Determining the Best Length Term in a Lease

Last Updated January 6, 2017

When relocating and negotiating a new lease, there are several long-term factors that must be considered, not the least of which is the length term of the lease. Office leases typically run anywhere from three years to 15 years, with smaller shops skewing toward the former and larger enterprises skewing toward the latter. Smaller or newer companies simply cannot guarantee their long-term financial status and opt for shorter leases, while larger companies that are more established may be able to take on the financial risk of a longer term lease.

There are several other factors that should be taken into consideration when determining the ideal length term of a lease. These include size requirements, economic and market conditions, and whether a company needs a specially tailored space or can use a generic facility.

Basing a Length Term on Size Requirements

One of the easiest ways to select a length term is to factor in the amount of space a company needs. Corporate headquarters that require hundreds of thousands of square feet will naturally correlate to a longer term commitment. After all, a company doesn’t want to relocate thousands of workers and reallocate hundreds of thousands of square feet every few years. Barring a contingency in which a space is tied to a short-term contract, larger space demands should typically match up with long term leases.

Long-term or Short-term During a Bull Market?

The intuitive reaction to this question is usually that in good economic conditions a company should have the confidence to enter into a long-term lease. Likewise, a bearish market might suggest caution, and companies in slower economic conditions may choose to enter into shorter term leases.

While this seems to make sense to most, flipping that paradigm might actually be the better solution. When economic conditions are bullish, the cost of real estate is usually on the higher end of its own cycle. Entering into a long-term lease during good economic conditions can mean that a company is locked into a very high lease rate over several years. In slow market conditions, the reverse is true. Companies signing short-term leases may miss out on great long-term rates.

When deciding on a lease’s length, pay attention to economic and real estate conditions, with an understanding that the counterintuitive approach may be more advantageous in the long run.

Basing a Lease on Company Performance

A start up with only venture capital to keep it afloat might not want to enter into a long-term lease. A well-established law firm, on the other hand, with multiple decades of repeat performance and a stable business plan for several years into the future does not need to be as hesitant to enter into a long term commitment. Assess your business plan realistically and base a decision on the most feasible outlook for your company over the next few years.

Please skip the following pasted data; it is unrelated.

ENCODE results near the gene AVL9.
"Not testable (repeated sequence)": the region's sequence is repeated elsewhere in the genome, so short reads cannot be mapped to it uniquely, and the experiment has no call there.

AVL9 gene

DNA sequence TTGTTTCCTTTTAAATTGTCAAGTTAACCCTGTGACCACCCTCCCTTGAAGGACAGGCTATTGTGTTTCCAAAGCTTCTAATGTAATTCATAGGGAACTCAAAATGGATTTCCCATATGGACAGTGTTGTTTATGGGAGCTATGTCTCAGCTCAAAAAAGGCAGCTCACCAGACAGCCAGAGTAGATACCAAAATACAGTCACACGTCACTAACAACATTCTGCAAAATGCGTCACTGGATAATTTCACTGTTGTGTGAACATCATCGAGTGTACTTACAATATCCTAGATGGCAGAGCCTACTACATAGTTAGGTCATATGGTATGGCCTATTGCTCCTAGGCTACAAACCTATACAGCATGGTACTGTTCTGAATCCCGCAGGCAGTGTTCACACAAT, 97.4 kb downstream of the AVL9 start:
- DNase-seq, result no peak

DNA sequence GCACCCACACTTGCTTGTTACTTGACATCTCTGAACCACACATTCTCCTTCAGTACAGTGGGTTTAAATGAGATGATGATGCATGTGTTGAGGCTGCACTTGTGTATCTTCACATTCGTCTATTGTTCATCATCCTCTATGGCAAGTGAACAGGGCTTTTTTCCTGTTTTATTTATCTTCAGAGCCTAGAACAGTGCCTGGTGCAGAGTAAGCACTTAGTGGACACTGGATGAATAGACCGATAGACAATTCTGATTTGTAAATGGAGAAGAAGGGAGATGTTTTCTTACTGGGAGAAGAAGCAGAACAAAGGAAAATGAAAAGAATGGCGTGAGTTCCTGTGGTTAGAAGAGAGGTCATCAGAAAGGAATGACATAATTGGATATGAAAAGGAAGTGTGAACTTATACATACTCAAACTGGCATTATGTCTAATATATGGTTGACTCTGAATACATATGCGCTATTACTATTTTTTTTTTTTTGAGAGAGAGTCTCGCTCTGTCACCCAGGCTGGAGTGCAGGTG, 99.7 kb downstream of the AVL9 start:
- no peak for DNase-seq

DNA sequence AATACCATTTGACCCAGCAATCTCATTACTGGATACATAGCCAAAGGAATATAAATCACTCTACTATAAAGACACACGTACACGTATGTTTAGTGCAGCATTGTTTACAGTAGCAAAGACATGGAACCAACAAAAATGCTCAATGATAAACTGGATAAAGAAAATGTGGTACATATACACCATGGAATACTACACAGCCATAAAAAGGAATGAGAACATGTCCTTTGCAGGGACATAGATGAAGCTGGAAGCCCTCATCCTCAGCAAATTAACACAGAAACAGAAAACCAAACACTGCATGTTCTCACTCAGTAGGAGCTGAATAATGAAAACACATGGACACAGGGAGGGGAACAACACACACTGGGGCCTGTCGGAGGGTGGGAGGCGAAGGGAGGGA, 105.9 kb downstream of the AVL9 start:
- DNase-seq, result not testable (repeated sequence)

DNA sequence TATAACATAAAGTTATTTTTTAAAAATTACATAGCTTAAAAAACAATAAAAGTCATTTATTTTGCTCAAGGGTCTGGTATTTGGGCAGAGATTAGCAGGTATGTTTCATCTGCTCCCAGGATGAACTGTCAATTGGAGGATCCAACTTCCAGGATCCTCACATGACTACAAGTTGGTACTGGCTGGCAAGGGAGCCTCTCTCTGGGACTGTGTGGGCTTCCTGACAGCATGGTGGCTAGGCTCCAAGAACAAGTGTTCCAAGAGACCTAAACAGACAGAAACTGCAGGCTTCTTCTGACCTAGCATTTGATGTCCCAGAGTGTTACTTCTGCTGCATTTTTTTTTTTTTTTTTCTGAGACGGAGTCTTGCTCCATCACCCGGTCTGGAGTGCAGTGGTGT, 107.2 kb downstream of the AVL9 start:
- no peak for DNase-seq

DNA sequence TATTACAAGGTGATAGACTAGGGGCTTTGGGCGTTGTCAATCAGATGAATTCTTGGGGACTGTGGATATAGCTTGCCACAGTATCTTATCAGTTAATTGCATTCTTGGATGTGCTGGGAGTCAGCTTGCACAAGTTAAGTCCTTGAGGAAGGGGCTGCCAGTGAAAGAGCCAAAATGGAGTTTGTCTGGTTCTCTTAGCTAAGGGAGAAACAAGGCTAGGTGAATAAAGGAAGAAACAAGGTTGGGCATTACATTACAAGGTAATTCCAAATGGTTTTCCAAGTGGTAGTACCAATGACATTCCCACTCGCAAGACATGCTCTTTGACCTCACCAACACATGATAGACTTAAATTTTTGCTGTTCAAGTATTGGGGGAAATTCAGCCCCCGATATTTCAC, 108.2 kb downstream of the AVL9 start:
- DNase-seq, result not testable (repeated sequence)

Tailored Fit or Generic Space

If a firm or company has highly specialized space requirements that can require costly leasehold improvements, entering into a short term lease does not make much financial sense. Every three or five years a new space will need new buildouts, significantly driving up overhead costs. In these types of scenarios, the wiser decision is typically to enter into a long term situation and amortize improvement costs over the span of several years.

Building Flexibility into a Lease

Negotiating lease termination or contraction options into a lease can give your company the flexibility it needs to deal with fluctuations in the market and in your business itself. Associated costs with these types of options can include penalty rent payments and the required payback of cost items such as tenant improvement allowances.

These “insurance” options, however, can save an enormous amount of money when a sudden or drastic relocation is required. Use these termination benchmarks to reevaluate your company’s space needs and determine whether exercising one of these “escape” clauses is necessary. These options are not the easiest to negotiate; in fact, many Landlords may dig in their heels against these options. Getting a termination or contraction option implemented into a lease will depend on current economic and market conditions. A good way to improve your negotiation position is to hire a tenant representative. Hiring a tenant representative is one of the best ways for your organization to protect its interests during negotiations. Reliable tenant representatives will determine a balanced approach to your business situation and real estate needs and be a critical component in minimizing costs and mitigating risk.

Coy Davidson

Senior Vice President at Colliers International, based in Houston, Texas.